There are two schools of school in the world and while I have come to believe my spirit belongs to one I have enthusiastically spent most of my life in the other.
From primary school to post-graduate education, from short courses to long ones, the same process has been applied to my acquisition of knowledge: a well-worn process of studying, cramming and passing. Rinse and repeat. These have genuinely been some of the happiest and most rewarding times of my life, yet also the most trying and most boring. And I’m not done yet.
Curiously, some sections of the business world ask little of us intellectually. The bigger the business, the more it requires us to surrender independent thought to processes more proven, models well-tested and actions risk averse. Creative thinking is reserved for ‘away days’ and a whiteboard. Imagination distilled to something that can be expressed in a spreadsheet.
While learning and applying and learning and applying, something counterproductive happens. We stop wondering. Which is a shame as I have come to learn, there is a lot to be found in wonder.
I didn’t work this out until I left it all and had time to wonder when I realised that some of the richest insights come when we have space and time to reflect. And I got to thinking that with wine there is a lot to be discovered outside the classroom, especially when it comes to learning about place.
Who better to offer lessons about place than the grand masters themselves: the modern naturalists. American writer Barry Lopez wrote in his essay The Naturalist that “almost every day I go down to the river with no intention but to sit and watch.” He has done this for thirty years and encourages us to “pay attention to the mystery”. Charles Darwin observed what became known as the theory of natural selection many years before he wrote about it; wondering and observing for three decades in between. And everyone’s favourite outdoorsman, Henry David Thoreau, famously checked out for two years where he “went to the woods because he wished to live deliberately” before writing the spirited person’s guidebook, Walden. Consciously or not, they all gave themselves time and space to observe the world, rather than rushing to collect information to then be recited back in the appropriate order as proof of knowledge.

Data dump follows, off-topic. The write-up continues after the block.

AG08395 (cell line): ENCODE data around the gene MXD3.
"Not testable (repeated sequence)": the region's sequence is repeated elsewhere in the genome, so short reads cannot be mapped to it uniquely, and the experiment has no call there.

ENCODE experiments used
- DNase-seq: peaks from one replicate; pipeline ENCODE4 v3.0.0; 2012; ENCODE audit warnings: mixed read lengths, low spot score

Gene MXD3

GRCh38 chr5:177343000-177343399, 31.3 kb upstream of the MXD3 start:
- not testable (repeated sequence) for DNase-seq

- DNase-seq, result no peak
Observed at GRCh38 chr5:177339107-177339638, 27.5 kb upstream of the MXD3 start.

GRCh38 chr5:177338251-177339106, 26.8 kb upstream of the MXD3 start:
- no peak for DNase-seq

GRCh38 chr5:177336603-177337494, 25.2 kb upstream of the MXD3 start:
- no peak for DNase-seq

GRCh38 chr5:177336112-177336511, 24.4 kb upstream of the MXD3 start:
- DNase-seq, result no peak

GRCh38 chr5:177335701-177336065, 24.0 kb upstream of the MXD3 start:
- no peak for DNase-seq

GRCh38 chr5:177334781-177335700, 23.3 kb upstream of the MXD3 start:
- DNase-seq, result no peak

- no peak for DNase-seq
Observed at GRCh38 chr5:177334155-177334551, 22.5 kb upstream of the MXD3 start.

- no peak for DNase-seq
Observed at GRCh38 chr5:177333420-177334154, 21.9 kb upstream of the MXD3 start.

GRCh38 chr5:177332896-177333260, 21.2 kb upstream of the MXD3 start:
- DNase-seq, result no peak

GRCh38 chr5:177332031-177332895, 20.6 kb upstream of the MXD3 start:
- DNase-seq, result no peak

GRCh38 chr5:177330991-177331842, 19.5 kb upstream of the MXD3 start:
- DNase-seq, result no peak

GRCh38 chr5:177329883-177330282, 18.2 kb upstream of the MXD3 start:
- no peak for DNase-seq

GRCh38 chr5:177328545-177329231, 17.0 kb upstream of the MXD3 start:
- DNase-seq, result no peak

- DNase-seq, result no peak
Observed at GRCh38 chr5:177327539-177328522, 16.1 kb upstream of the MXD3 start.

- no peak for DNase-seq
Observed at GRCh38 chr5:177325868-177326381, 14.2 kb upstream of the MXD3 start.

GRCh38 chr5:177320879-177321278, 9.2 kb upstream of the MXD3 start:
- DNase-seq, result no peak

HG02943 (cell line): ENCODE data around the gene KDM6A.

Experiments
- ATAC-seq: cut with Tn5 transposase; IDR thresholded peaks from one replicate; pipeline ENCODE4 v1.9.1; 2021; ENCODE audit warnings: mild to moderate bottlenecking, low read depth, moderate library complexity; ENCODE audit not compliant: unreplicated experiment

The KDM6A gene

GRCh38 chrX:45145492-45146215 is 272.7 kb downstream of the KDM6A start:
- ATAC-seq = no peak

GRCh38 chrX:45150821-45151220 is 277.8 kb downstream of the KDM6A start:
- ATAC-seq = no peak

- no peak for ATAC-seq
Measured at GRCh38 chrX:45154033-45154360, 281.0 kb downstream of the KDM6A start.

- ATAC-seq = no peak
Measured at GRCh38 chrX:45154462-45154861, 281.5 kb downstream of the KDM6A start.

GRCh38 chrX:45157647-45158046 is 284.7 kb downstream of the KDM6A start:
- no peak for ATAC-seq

To be honest, I don’t feel all that knowledgeable when I can list things about Burgundy because I’ve read them in a book and tasted the wines. Sure, I know more than when I didn’t know the facts, and I know what to look for when I get there, and these pieces will one day join together to form knowledge, but it feels a bit superficial. I feel as if I’m cheating; like saying I’ve experienced Italy because I’ve read the guidebook and eaten at Grossi Florentino.
I’m not arguing against a particular style of education (how can I? I went to business school) and I am certainly not against education itself. As I said, I’m not even done with it yet. It’s just that I know now that having all the information in the world is not always the answer. There is a whole school out there with no prerequisite but an open mind and a willingness to wonder.
For now, I am not so interested in rote-learning information that I’m likely to forget with the effects of my first celebratory drink. I’m interested in the other kind. I want to wallow in the wonder of wine. I want to get a sense of place by sensing the place – tasting, seeing, smelling and watching, going beyond information and letting it become, as Lopez says, “what the body knows”.
With this in mind, I’ve booked a ticket to the Old World. It seems as good a place as any, where I am going to the vineyards because I wish to learn deliberately.